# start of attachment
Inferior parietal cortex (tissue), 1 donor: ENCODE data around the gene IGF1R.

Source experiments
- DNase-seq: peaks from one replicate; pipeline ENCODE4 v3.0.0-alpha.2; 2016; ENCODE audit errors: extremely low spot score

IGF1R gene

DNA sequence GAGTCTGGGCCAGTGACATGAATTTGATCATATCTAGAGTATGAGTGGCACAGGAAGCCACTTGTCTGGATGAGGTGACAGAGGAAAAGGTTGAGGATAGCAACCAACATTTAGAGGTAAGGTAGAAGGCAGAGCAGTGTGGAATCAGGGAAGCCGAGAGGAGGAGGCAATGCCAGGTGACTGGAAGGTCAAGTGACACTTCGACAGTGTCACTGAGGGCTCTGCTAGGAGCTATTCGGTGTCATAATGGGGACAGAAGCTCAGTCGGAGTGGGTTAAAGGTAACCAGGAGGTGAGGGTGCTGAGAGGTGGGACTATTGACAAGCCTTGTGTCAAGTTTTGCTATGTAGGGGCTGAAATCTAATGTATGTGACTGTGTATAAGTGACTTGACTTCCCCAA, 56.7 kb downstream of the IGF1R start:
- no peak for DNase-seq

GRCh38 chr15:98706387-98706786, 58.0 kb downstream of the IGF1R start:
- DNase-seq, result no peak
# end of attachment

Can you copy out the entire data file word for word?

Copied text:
Inferior parietal cortex (tissue), 1 donor: ENCODE data around the gene IGF1R.

Source experiments
- DNase-seq: peaks from one replicate; pipeline ENCODE4 v3.0.0-alpha.2; 2016; ENCODE audit errors: extremely low spot score

IGF1R gene

DNA sequence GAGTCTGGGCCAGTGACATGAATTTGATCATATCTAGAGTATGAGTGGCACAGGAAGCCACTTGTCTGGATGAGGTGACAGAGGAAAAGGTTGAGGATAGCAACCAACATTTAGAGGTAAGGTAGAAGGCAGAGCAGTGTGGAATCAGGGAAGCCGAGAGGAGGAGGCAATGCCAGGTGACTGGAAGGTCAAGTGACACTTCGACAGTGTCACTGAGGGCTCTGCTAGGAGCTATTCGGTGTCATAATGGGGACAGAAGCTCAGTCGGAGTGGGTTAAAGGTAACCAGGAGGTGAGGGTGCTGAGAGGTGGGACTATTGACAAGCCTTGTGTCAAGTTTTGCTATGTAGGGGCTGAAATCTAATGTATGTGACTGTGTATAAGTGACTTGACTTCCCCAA, 56.7 kb downstream of the IGF1R start:
- no peak for DNase-seq

GRCh38 chr15:98706387-98706786, 58.0 kb downstream of the IGF1R start:
- DNase-seq, result no peak